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High-Performance Rare-Earth Magnet-Free Electric Machine Design
Ayman EL-Refaie, Marquette University
Seungdeog Choi, Mississippi State University
Gianmario Pellegrino, Politecnico di Torino
The ever growing demands for high performance electric propulsion system will require a lot more rare earth magnet than we can currently produce. To meet the 2030 electrification goal, we need 10 times more rare earth materials used in permanent magnet motors. In this panel, we will discuss the reduced or rare earth magnet-free electric machine deisgns from multiple aspects such as materials, machine design, cooling techniques, electromagnetic performance, and power density.
Safety, Driver Perception and Acceptance, and Regulation for Autonomous Vehicles
Keyur Patel, Nexteer.
Steve Dellenback, Vice President, SWRI.
Shaunak D. Bopardikar, Assistant Professor, MSU.
Innovative Energy Management Systems for Electrified Vehicles
Atriya Biswas, McMaster University
Dr. Poria Fajri, University of Nevada, Reno.
Dr. Reza Amini, Assistant research scientist, University of Michigan.
Oliver Gross, Energy storage and management specialist @ Stellantis)
Dr Quan Zhou, Group leader of Connected and autonomous systems for electrified vehicles research, University of Birmingham.
Daniel Borroso, Electric Vehicle Expert / Chief Engineer/e-mobility strategist, Stellantis.
Modern-day prolific energy management systems (EMSs) or supervisory controllers manage more than just distributing driver’s power demands into different onboard power sources in a electrified vehicle. While the fundamental objective of any EMS is to strive for better energy efficiency of the electrified powertrain, versatile modern-day EMSs have been exploring various technologies to make electrified vehicles more attractive to customers, innovative, sustainable, and eco-friendly. A few such technologies are AI-driven, associated with vehicle-to-X communication, telematics, and battery health detection systems. Some of these technologies are on the verge of deployment, while some are in their infancy. This panel will discuss how these technologies are reshaping the market for electrified vehicles and the future scope of improvement in energy efficiency through collaborations among different innovative technologies.
Everything Charging: Theoretical, Practical, and Infrastructural Challenges and Arising Opportunities Faced by Charging Community
Yasaman Masoudi, Stellantis
High-Power Density Multilevel and Multiphase Inverters for Electrified Transportation
Matt Woongkul Lee, Michigan State University.
Mrinal Das, Onsemi,
Dr. Muhammad Alvi, General Motors,
Dr. Di Pan, Crane Aerospace & Electronics,
Dr. Bingsen Wang, Stellantis”
As the application of electric propulsion rapidly expands towards high-power systems such as semi, off-road vehicles, and aircraft, the needs for high-voltage and high-power electric drives are also growing. In this panel, we will discuss high power density electric propulsion system technologies for various electrified transportation system including novel inverter topology, state-of-the-art WBG devices, cooling techniques, and packaging.
Beyond the Motor Shaft: Gearboxes for Electrified Vehicles
Scott Halley, Lubrizol.
IIker Sahin, Chief Engineer – Electrification, AVL
Suresh Natarajan, Head Customer Solution Engineering – Americas, Dana
Craig Renneker, VP Driveline Innovation, AAM
Christopher Suhocki, Southwest Research Institute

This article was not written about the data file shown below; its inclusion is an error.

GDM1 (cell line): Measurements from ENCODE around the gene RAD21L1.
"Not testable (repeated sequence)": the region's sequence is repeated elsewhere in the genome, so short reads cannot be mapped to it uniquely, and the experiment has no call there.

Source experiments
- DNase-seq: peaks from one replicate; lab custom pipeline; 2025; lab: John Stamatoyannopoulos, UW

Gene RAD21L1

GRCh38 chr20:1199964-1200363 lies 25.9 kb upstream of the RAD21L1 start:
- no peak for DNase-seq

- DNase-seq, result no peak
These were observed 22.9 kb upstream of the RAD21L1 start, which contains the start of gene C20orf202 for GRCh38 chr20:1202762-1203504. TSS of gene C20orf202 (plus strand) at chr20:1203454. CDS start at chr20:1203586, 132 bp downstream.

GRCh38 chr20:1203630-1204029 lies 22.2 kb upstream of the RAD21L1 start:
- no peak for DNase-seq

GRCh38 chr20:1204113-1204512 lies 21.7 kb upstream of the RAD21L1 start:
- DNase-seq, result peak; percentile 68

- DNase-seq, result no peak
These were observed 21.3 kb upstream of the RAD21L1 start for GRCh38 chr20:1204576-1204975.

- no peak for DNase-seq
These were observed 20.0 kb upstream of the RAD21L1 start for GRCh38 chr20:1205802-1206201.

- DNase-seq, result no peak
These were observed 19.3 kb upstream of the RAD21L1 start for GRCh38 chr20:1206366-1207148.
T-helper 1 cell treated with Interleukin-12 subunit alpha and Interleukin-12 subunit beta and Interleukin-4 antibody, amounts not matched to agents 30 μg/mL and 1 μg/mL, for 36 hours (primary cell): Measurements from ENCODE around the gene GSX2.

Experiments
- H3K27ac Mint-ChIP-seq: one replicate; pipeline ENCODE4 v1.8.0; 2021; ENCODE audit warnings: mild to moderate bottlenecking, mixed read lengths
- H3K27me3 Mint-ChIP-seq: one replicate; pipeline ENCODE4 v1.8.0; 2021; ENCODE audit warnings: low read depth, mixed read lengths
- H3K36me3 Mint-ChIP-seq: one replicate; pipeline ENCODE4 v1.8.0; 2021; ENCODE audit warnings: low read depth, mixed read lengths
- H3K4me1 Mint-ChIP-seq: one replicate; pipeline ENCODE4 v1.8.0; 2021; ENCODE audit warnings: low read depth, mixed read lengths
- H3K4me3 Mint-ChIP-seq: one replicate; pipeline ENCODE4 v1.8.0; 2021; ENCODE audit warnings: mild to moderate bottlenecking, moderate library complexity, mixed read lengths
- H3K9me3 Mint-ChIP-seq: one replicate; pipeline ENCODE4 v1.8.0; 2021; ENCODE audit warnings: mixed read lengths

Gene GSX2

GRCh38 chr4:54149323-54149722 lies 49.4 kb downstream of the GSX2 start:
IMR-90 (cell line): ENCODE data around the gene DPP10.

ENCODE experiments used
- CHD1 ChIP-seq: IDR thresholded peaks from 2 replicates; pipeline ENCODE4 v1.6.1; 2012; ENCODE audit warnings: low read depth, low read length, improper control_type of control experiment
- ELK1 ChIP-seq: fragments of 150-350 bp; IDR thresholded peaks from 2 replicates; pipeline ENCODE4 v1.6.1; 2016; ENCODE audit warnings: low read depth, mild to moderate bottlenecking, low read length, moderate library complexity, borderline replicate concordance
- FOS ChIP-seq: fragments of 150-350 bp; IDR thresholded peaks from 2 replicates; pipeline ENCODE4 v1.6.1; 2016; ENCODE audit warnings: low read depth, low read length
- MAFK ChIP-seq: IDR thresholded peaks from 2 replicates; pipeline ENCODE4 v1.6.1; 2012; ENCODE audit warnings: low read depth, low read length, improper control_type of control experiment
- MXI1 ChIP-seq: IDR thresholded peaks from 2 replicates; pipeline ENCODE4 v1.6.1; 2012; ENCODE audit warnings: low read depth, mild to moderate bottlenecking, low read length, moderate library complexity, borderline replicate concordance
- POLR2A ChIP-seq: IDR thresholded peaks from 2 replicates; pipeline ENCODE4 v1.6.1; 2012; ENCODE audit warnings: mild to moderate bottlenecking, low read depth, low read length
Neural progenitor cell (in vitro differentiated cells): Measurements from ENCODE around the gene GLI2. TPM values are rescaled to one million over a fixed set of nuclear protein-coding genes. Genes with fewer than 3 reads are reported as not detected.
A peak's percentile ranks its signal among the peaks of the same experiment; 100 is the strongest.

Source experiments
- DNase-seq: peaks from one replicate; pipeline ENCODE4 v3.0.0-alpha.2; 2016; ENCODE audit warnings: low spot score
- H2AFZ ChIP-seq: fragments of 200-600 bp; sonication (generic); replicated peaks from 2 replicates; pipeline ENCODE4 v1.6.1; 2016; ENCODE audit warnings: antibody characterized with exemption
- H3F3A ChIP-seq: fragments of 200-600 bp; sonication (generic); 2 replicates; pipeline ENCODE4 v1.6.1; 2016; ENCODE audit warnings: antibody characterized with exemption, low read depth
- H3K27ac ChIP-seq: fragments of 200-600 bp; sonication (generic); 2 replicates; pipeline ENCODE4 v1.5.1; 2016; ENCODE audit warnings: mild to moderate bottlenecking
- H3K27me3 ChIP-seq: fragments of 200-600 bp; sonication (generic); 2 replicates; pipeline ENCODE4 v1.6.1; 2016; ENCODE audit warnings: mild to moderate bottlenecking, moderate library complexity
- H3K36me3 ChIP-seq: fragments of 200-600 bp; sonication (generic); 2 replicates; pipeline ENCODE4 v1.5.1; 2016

Since the earliest days of transportation systems there has been a need to match the speed and torque requirements of the wheel with that produced by the powerplant. With an internal combustion engine (ICE) powered vehicle this has been accomplished through the years with a variety of transmission and final drive (axle) options. The electrification of vehicles presents similar challenges, along with the differing torque characteristics of an electric motor vs. an ICE and this panel will discuss some of the options in use and being considered for future applications.
What Is The Role For Hydrogen In Transportation?
Graham Conway, Southwest Research Institute.
Mohammad Fatouraie, Bosch.
Mark Richards, DOE.
Nathan Peters, MAHLE North America.
Ashok Kumar, Cummins.
The global shift towards light-duty plug-in EVs is happing rapidly. In many markets the increase in adoption rate exceeds most analysts forecasts from just two years ago. The light-duty market is relativley easy to electrify and will continue to see year-on-year growth for the forseeable future. As vehicle class size increase so do the challenges facing mass EV adoption. Longer charging times, high purchase price and reduced payload present challenges for many over-the-road long haul applicaitons. Hydrogen has been discussed as a potential solution for the Class 8 applications as well as off-road applications. There are inherent challenges to hydrogen vehicles too, yet the topic has increased in relevance over the last 18 months. The application for hydrogen may be either a fuel-cell or internal combusiton engine. This panel will discuss the areas where hydrogen could work and the steps we need to take to get there.
SiC-Enabled Solutions for Next Generation EVs
Optimizing Motor Production Projects: Key Factors To Consider For Optimal Motor Winding and Assembly Automation
CEO & President Marsilli North America
How A Precise E-Motor Emulator Speeds Up Inverter Software Development And Release Testing
Senior Technical Specialist for Electrification at AVL
Managing Director, shareholder, and co-founder of AVL SET
- Control and Design of Software-Defined Power Electronics for Electric Vehicle Energy Conversion System
- Dynamic Modeling, Simulation, and Control of Electric Motor Drives for Automotive Motion Control Applications